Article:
That’s so much pressure and responsibility for young girls to deal with.

Yeah, there was much too much responsibility that was left to us, and I recognize that my mother was in a terrible position herself, and she was miserable in her marriage and she didn’t want to be there, and she felt that her husband wasn’t treating her well...

The book originally began with a chapter...where I drove up to see this 92-year-old woman who had been an amore of my father’s while my mother was pregnant with me. And this was always the excuse that my mother used for allowing her lover not only in her heart but into the house. I went up to see [the woman] and asked her whether it was true or not. And that will have to come out later. It wasn’t in the book. It didn’t get in the book because the publishers didn’t feel it was a good beginning.

One of the themes of the book is of unresolved relationships—with both your parents, of course, and then with your former husband James Taylor. At this point in your life, are you at peace with all of those relationships?

Well, I would say that the relationship is very resolved from James’s point of view, which makes it clearly impossible for me to have a relationship with him because he’s put down an iron curtain, which I think is a very strange thing to do since I never considered myself to be harmful or dangerous, but perhaps he knows something that I don’t know. But it’s been very hard to raise children without having their father to talk to. It’s not as if he’s dead somewhere—he’s living in the Berkshires. So it’s been much more preoccupying to me than if he had been able to be reached. Then it would have been normalized. But being an abnormal situation, one tends to rebel against it.

Do you ever see that changing at this point?

Well, if you ever see him [laughs], say, what the hell are you doing? I mean, it certainly is very noticeable. It’s highly noticeable to everyone around, and it puts people at an...unrealistic disadvantage because they feel as if they have to take sides still, which is just an absurd notion—

Thirty years later.

More than that, yeah. So I don’t know how it would [change] because it’s so public now, his disavowal of me...When I wanted to sing at Boston Strong [a concert held in the aftermath of the 2013 Boston Marathon bombings], I was told that I couldn’t, and the reason was that he was going to be there. So there are all kinds of not only political but musical events that I’m just not allowed to be a part of because everybody knows James won’t do it if Carly’s there.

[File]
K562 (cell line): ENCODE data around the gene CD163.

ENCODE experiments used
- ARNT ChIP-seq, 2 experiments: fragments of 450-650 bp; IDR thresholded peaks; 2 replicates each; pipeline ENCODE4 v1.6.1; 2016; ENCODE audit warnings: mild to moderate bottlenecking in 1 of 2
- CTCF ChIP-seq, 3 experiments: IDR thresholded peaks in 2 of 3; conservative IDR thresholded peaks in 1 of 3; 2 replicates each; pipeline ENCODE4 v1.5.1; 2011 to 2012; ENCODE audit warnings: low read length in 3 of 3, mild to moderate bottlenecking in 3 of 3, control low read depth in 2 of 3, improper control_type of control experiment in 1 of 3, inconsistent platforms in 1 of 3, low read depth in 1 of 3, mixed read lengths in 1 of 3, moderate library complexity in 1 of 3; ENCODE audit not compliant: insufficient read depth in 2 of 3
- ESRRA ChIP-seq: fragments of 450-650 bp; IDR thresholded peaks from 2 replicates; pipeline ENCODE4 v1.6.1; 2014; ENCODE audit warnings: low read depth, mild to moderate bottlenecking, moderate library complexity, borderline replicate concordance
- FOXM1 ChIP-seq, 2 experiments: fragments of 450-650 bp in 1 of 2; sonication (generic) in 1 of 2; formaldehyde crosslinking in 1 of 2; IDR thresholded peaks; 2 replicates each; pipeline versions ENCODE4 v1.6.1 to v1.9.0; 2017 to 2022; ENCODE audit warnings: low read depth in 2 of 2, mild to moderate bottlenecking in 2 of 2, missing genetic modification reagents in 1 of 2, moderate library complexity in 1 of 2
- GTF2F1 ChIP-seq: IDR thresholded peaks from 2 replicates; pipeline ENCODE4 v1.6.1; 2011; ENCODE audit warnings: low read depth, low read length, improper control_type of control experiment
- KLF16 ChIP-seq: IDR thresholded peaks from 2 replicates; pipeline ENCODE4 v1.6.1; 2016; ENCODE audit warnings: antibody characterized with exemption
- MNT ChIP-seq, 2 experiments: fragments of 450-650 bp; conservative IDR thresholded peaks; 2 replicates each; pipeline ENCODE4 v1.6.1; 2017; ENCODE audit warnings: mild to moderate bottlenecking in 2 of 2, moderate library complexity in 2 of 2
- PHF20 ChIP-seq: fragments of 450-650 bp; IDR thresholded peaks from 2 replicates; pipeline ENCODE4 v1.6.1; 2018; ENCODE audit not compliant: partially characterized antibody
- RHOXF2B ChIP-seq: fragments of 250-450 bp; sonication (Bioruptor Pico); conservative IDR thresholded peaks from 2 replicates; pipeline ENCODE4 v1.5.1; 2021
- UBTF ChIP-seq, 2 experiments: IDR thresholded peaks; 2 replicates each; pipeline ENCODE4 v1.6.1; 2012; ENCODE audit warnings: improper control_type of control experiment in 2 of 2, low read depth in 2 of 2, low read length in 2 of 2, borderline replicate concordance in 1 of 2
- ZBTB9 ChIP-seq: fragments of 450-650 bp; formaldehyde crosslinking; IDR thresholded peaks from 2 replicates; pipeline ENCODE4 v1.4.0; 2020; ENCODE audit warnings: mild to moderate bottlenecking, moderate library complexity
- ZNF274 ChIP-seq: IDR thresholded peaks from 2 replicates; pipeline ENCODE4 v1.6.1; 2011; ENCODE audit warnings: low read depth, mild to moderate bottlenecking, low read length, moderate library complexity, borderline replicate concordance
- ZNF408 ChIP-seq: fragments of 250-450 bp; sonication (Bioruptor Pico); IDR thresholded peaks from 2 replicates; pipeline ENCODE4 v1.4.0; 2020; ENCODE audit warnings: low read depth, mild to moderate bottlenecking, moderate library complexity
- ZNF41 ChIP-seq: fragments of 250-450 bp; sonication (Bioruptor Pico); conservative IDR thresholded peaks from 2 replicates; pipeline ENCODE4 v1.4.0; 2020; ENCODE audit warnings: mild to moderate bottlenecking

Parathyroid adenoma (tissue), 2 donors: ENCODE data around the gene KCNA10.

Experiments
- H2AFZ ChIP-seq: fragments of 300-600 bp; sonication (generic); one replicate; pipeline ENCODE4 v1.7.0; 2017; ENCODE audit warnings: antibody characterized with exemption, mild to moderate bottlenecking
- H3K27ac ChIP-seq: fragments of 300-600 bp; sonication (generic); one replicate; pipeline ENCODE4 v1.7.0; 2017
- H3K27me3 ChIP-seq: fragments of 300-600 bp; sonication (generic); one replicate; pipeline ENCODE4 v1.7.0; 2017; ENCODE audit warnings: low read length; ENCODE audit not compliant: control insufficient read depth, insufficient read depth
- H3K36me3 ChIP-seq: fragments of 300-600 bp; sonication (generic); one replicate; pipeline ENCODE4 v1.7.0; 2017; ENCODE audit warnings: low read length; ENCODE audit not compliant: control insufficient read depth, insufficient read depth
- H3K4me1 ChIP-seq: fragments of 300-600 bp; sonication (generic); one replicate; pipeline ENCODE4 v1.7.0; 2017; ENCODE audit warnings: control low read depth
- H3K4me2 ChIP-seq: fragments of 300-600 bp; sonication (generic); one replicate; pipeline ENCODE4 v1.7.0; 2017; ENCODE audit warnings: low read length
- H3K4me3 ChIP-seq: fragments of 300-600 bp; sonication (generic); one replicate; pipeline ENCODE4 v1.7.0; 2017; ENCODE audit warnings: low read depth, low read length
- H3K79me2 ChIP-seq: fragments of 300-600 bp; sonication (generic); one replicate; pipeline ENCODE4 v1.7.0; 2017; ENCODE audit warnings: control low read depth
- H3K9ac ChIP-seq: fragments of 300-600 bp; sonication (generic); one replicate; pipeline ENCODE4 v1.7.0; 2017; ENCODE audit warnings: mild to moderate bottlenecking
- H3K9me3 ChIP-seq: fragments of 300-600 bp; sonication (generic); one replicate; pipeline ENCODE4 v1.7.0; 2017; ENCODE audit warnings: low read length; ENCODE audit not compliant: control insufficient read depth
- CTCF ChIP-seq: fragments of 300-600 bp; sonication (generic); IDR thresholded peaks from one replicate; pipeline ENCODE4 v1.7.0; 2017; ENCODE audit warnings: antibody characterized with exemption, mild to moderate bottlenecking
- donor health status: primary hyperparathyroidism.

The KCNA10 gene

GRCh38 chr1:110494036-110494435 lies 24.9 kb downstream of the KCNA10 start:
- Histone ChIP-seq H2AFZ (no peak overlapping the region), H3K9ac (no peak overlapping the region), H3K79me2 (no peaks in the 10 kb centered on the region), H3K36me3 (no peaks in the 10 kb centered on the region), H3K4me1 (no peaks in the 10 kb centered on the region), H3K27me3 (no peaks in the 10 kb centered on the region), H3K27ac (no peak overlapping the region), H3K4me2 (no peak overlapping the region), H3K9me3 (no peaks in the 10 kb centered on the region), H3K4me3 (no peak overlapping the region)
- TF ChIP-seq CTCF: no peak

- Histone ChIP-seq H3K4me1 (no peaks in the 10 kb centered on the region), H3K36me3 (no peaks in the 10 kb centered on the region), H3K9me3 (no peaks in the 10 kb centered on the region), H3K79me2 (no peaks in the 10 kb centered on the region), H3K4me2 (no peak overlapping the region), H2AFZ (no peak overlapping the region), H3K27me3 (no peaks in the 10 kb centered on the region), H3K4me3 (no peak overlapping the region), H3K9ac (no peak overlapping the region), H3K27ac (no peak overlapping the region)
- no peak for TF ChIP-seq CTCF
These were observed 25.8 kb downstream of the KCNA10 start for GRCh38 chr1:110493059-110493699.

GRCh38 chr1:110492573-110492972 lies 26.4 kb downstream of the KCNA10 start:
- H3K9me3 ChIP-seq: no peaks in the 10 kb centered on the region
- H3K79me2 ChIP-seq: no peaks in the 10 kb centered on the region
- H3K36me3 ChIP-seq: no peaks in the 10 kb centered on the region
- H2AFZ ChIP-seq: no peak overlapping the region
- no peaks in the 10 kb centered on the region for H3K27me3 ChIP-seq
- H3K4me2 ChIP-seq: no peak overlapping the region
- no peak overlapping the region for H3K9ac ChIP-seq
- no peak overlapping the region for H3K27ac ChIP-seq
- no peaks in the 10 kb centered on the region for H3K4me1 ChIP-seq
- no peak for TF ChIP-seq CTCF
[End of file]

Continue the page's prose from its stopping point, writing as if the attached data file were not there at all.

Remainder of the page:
In spite of all that, I was so struck in reading the book by the generosity with which you write about him. You portray him with tenderness, but you also don’t shy away from confronting the complexities of his character. How did you manage that balancing act?

It’s interesting, because I am very—I love him. I love him dearly. But I love him in a vacuum. You know, I love him in the way you would love a god, but maybe a slightly malevolent god. But it is unconditional love, and...I think when I married him and took those vows, I was deeply, deeply serious, and even though our relationship didn’t meet all the standards of the vows that we took, the I will love you forever vow certainly stuck. And I wouldn’t be surprised if somewhere there was a complicated feeling in his soul—that that isn’t true of him as well, but it’s too dangerous for him to feel.

But I didn’t have a hard time observing him from a very positively subjective point of view—which includes the objective, too. I do love him, and I think he’s fascinating and brilliantly talented. And after all, how could I not love him, because he’s the father of my children. And I just don’t see how that’s possible. I guess some people can do it, but they have a better ability than I do to turn all my feelings off.

The house that you built together on the Vineyard is an ever-present character throughout the book, and of course you still live there. Is it hard to live in a place in which so much poignant history is always present, or at this point is there a sweetness to that?

Oh, it’s very sweet. I mean, I look at all the strange angles [of the house]. The first parts of the house were all planned by James. And there are these wonderful dormers, very high and pointy, and it’s hard to put pictures anywhere because all the walls are slanted and very cathedral-like. And of course, everybody tells me, The house is yours now—and I do feel that. I don’t feel that I’m living in James’s house. But there are constant memories,’s not that we moved into some place together. We built it together...For the first five years or so [after the divorce] I kept on saying, And this is James’s, this is where he kept his tools—I would take people around as if it was James’s museum. And I don’t do that so much anymore. But even when I did it didn’t seem odd. It just seemed like, that’s the way it is, just the way I would do it if I was living in the house that I was born in. I would say, well, this is my father’s study and this was where my mother used to make curtains and this is where my uncle led the Civil War from. [laughs]